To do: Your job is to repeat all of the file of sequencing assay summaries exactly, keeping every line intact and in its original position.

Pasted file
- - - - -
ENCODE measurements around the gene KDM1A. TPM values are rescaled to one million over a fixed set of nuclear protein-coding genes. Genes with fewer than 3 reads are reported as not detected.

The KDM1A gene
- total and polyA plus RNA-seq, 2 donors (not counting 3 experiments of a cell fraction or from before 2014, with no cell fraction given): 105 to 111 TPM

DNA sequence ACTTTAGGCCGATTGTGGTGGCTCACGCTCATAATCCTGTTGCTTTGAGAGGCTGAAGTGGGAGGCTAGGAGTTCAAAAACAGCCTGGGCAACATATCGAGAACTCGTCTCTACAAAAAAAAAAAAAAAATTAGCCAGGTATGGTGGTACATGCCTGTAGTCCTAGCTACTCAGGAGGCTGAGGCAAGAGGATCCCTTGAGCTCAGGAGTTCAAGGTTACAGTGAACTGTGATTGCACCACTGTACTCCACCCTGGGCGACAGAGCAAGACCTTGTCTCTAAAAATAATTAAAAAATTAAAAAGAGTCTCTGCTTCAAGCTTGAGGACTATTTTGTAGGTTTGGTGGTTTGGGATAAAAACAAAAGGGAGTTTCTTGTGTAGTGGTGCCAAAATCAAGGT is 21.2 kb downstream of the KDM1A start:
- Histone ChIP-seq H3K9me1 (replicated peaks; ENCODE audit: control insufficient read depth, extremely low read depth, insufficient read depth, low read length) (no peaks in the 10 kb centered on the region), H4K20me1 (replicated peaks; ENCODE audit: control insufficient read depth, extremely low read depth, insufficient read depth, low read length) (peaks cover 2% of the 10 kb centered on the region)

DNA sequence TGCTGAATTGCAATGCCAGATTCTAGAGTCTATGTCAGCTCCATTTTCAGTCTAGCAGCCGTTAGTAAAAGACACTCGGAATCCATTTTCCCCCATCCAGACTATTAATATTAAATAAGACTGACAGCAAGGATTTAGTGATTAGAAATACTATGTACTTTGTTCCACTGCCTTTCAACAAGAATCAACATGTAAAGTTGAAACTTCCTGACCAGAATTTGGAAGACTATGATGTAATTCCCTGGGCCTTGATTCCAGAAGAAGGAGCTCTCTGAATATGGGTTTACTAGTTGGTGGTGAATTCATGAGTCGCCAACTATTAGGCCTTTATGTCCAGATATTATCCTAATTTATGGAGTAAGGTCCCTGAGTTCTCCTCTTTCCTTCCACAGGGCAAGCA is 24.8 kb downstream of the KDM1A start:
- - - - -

ENCODE measurements around the gene KDM1A. TPM values are rescaled to one million over a fixed set of nuclear protein-coding genes. Genes with fewer than 3 reads are reported as not detected.

The KDM1A gene
- total and polyA plus RNA-seq, 2 donors (not counting 3 experiments of a cell fraction or from before 2014, with no cell fraction given): 105 to 111 TPM

DNA sequence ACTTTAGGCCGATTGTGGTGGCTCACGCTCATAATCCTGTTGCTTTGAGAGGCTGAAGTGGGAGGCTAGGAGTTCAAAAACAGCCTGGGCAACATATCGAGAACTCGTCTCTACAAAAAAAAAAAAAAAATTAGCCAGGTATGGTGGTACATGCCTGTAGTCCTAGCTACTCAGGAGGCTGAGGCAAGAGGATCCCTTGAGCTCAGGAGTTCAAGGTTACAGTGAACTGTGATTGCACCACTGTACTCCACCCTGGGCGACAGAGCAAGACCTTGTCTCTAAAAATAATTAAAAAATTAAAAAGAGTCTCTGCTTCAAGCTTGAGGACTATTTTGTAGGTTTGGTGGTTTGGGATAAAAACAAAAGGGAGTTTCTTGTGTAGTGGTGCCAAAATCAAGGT is 21.2 kb downstream of the KDM1A start:
- Histone ChIP-seq H3K9me1 (replicated peaks; ENCODE audit: control insufficient read depth, extremely low read depth, insufficient read depth, low read length) (no peaks in the 10 kb centered on the region), H4K20me1 (replicated peaks; ENCODE audit: control insufficient read depth, extremely low read depth, insufficient read depth, low read length) (peaks cover 2% of the 10 kb centered on the region)

DNA sequence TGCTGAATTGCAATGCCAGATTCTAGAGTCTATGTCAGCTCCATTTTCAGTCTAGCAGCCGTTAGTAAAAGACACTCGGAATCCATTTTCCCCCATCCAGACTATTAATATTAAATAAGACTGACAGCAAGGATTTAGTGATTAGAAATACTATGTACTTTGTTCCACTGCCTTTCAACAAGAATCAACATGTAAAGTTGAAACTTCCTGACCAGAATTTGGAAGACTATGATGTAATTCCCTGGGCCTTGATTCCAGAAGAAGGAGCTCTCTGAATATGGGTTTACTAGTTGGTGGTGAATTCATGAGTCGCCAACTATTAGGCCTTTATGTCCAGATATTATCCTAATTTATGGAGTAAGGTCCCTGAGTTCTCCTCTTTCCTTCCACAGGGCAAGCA is 24.8 kb downstream of the KDM1A start: